Questions on the final exam will be in the same format as the weekly quizzes, so it would be wise to review your quizzes each week. Information regarding the time and location will be posted when it becomes available.
Assignments may be turned in one day late with a single letter grade deduction (10%). Except under extenuating circumstances or when otherwise specified, assignments will not be accepted after 24 hours of the due date.
Grading is based on a percentage scale. Grades between 90 – 100% are an A; less than 90% and above 80% will be given a B; less than 80% and above 70% a C; less than 70% and above 60% a D, and less than 60% an F. High and low grades within each range are given a + or -, except for the A range, where — in keeping with college policy — an A+ is not offered.
Students with documented disabilities who believe that they may need accommodations in this class are encouraged to contact me as early in the semester as possible to ensure that such accommodations are implemented in a timely fashion. Assistance is available to eligible students through Student Accessibility Services. Please contact Jodi Litchfield or Courtney Cioffredi, the ADA Coordinators, for more information: Courtney Cioffredi can be reached at firstname.lastname@example.org or 802-443-2169 and Jodi Litchfield can be reached at email@example.com 802-443-5936. All discussions will remain confidential.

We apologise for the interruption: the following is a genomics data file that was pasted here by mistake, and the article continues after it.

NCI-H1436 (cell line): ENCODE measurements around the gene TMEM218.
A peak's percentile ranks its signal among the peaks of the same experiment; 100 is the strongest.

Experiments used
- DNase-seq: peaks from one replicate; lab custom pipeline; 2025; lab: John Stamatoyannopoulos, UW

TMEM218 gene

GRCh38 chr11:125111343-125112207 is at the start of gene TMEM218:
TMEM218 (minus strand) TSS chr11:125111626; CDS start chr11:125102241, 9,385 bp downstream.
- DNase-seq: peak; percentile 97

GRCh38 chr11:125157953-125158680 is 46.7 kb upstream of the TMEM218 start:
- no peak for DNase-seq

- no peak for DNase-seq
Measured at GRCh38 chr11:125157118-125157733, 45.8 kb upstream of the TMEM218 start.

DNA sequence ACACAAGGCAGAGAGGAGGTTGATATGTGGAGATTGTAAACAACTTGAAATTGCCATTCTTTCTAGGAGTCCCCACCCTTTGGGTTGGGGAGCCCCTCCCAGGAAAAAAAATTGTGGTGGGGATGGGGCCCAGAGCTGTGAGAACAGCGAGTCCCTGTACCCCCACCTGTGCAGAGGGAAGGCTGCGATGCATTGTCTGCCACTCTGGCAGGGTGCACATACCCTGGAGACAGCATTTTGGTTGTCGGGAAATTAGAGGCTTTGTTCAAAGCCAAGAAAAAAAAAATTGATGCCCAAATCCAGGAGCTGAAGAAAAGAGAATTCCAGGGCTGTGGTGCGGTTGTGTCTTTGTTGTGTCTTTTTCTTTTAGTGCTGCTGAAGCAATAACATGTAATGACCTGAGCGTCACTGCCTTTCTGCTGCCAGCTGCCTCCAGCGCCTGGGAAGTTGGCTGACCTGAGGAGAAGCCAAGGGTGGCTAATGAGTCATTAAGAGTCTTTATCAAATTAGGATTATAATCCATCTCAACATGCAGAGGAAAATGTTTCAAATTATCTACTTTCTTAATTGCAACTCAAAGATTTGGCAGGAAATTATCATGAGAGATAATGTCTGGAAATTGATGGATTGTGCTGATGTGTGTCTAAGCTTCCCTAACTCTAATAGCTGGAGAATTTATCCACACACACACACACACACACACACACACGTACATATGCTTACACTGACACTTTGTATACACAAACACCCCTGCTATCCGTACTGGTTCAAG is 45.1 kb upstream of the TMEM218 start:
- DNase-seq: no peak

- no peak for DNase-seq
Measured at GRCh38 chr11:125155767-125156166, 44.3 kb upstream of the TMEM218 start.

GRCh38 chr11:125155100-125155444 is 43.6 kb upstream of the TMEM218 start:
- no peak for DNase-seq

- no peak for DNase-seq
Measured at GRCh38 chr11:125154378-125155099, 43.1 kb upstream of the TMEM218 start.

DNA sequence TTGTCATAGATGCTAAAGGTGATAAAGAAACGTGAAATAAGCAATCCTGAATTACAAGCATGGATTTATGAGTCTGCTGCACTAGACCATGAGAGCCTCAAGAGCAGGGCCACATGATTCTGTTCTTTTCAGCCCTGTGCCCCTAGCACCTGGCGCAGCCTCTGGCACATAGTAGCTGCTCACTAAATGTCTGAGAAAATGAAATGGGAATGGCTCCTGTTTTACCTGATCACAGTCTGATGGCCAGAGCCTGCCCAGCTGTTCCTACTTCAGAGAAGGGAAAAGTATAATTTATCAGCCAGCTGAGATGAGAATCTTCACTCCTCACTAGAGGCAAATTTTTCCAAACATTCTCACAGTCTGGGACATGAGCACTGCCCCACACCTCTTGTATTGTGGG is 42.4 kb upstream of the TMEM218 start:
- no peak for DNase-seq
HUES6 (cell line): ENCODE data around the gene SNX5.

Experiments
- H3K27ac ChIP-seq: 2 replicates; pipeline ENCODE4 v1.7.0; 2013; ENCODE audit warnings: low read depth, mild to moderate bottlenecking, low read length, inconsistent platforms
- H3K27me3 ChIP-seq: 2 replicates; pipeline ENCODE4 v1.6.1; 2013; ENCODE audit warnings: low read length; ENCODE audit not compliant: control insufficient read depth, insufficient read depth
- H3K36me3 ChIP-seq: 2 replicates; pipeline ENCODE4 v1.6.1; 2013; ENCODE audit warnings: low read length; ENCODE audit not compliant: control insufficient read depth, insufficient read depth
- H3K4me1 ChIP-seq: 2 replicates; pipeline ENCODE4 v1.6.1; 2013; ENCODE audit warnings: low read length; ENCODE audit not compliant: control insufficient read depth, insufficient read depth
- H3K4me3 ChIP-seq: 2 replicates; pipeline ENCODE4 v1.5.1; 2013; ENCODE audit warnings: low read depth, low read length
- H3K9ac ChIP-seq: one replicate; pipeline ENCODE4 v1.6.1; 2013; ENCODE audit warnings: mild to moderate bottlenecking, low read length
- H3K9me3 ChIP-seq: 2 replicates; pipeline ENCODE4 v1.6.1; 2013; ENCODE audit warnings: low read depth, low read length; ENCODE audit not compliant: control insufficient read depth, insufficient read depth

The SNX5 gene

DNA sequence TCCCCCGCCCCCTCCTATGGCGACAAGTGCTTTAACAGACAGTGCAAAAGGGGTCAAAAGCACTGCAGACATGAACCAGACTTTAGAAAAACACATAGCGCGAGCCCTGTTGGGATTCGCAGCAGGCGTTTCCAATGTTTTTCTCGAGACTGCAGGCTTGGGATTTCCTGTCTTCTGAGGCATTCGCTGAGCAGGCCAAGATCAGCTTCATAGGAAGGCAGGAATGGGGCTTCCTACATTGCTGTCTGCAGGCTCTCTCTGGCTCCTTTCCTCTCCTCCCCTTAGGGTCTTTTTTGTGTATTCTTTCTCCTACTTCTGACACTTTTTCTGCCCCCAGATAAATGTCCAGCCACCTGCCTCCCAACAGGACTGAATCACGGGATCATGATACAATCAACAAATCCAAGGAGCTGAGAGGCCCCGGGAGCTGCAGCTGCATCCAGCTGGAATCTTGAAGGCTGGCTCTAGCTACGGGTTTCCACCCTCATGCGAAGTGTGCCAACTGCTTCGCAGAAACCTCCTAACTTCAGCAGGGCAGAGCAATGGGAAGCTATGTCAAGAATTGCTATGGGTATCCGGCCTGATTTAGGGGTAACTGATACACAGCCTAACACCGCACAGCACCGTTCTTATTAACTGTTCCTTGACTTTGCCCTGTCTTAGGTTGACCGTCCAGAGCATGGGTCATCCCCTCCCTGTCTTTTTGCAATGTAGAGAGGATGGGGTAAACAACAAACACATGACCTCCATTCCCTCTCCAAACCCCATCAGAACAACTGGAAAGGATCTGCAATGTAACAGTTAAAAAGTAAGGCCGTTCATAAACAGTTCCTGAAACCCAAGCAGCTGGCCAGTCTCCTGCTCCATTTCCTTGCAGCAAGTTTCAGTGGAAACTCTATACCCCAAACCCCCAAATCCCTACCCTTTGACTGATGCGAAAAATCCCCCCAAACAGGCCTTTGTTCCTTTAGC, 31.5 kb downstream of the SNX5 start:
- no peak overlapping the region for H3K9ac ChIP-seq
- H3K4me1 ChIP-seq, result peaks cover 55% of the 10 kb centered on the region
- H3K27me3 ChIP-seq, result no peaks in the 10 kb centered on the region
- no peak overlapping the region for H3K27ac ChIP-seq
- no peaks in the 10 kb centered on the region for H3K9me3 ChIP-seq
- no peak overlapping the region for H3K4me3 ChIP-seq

Middlebury College supports an inclusive learning environment where diversity and individual differences are understood, respected, appreciated, and recognized as a source of strength. It is expected that students in this class will respect differences and demonstrate diligence in understanding how other people’s perspectives, behaviors, and world views may be different from their own.
Collaboration Policy and Honor Code
Students are expected to uphold the Honor Code outlined by Middlebury College, and should have a good understanding of what constitutes as cheating or plagiarism. For a refresher, please review Middlebury’s Writing and Plagiarism Guides.
The computer science faculty believes that collaboration fosters a healthy and enjoyable educational environment. For this reason, you are encouraged to talk with other students about the course, to form study groups, and to use the online discussion forum to post questions and help each other.